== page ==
Let's take a look back at some notable performances and key plays from Week 15 of the NFL season.
MVP: Marshawn Lynch, RB, Seattle Seahawks
Several times a season, there will be instances in which the Seattle Seahawks offense isn't running right and things look dire. And then, Marshawn Lynch will kick into a gear that very few NFL players have -- the gear that allows him to take a game over all by himself. This happened halfway through the third quarter, when the Seahawks got the ball at their own 40-yard line, down 7-3, and Lynch went to work. He broke through San Francisco's estimable defense for 13 yards on the second play of the drive, then added 15 yards two plays later. All in all, he gained 50 yards on the ground on that drive, added one reception for seven yards, and ended things with a walk-in touchdown. The Seahawks never trailed again on their way to a crucial 17-7 win. With all the talk about the Seahawks seeing Lynch as expendable and the veteran back maybe moving on, it's worth it for that front office to wonder what they'd do without the one player on their roster who can take things by the scruff of the neck. -- Doug Farrar
• NFL Week 15 Coverage Hub | NFL Playoff Picture after Week 15
LVP: Officials who don't understand what roughing the passer is
My colleague Chris Burke details below the execrable call against Pittsburgh Steelers defender Jason Worilds when he had the nerve to tackle Atlanta Falcons quarterback Matt Ryan in an intense but apparently legal way, and came away with a roughing the passer penalty for his trouble. In San Francisco's loss to Seattle, Ed Hochuli's crew decided to double down with a roughing the passer call on 49ers linebacker Nick Moody near the start of the fourth quarter. It was an incomplete pass on 3rd-and-5, but the penalty gave the Seahawks a first down and new life. Two plays later, Russell Wilson hit Paul Richardson for a 10-yard touchdown pass.
Look -- we know that these calls are all bang-bang, and that the NFL has placed a huge emphasis on them. Which puts a lot of pressure on the officials, and makes the need for judgment calls to be reviewable more pressing than ever. Even FOX Sports analyst and former NFL VP of Officiating Mike Pereira, as consistent an apologist for the league's current refs as you'll find, couldn't back either of these calls.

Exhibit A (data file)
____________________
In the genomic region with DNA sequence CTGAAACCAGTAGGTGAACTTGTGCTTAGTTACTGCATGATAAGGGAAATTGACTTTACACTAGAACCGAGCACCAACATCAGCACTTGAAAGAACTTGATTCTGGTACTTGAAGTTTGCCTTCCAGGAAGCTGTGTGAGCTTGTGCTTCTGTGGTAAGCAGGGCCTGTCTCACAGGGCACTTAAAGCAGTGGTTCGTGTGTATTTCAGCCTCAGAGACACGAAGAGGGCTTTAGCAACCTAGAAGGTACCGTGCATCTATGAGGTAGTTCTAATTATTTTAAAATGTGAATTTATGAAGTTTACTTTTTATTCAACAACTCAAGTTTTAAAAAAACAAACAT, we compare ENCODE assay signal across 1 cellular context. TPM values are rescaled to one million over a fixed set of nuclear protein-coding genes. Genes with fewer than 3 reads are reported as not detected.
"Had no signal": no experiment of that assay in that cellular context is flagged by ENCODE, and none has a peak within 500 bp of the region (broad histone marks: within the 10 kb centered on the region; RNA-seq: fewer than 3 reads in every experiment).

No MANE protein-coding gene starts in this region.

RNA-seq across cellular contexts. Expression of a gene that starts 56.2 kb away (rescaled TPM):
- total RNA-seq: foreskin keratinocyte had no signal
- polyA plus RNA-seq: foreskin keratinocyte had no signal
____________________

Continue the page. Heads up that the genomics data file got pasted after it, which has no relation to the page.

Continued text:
"I felt that he hit the quarterback in the chest with the hairline, and that's a foul unless he has his face completely up and would hit it face on with the facemask," Hochuli said after the game. "It's a foul, and that's why I called it." -- DF
Must-see GIF: Peyton Manning's block.
Good effort here by Peyton Manning on this C.J. Anderson run, but there are many reasons teams don't want their franchise quarterbacks out there blocking -- especially when those quarterbacks are in their late thirties and are already dealing with flu-like symptoms. Manning left soon after this play to get an I.V. and later returned, but you could just hear the relief on the Broncos' sideline when this block gone wrong didn't become a far more serious issue. -- DF
(H/T: The Big Lead)
Head-scratching decision: Russell Wilson's first-half interception
Down 7-3 with eight seconds left in the first half and with 3rd-and-10 at the San Francisco 29-yard line, Wilson threw a deep ball to Doug Baldwin, which was intercepted by safety Eric Reid. Not only did the pick take a field goal opportunity away from the Seahawks, but it was questionable from the standpoint that Reid and the rest of the 49ers' secondary had the Seahawks' passing game on lock throughout many of Wilson's deep attempts already. -- DF
Key injury: Peyton Manning (thigh)
Outside of the flu-like symptoms Manning suffered in Denver's 22-10 win over the Chargers, there was a thigh tweak (most likely on the aforementioned block). It doesn't seem serious, but it's worth keeping an eye on throughout the week. Manning's velocity has gone down precipitously since last season, and the Broncos have become a run-heavy team in response over the last month. -- DF
MVP: The Buffalo defense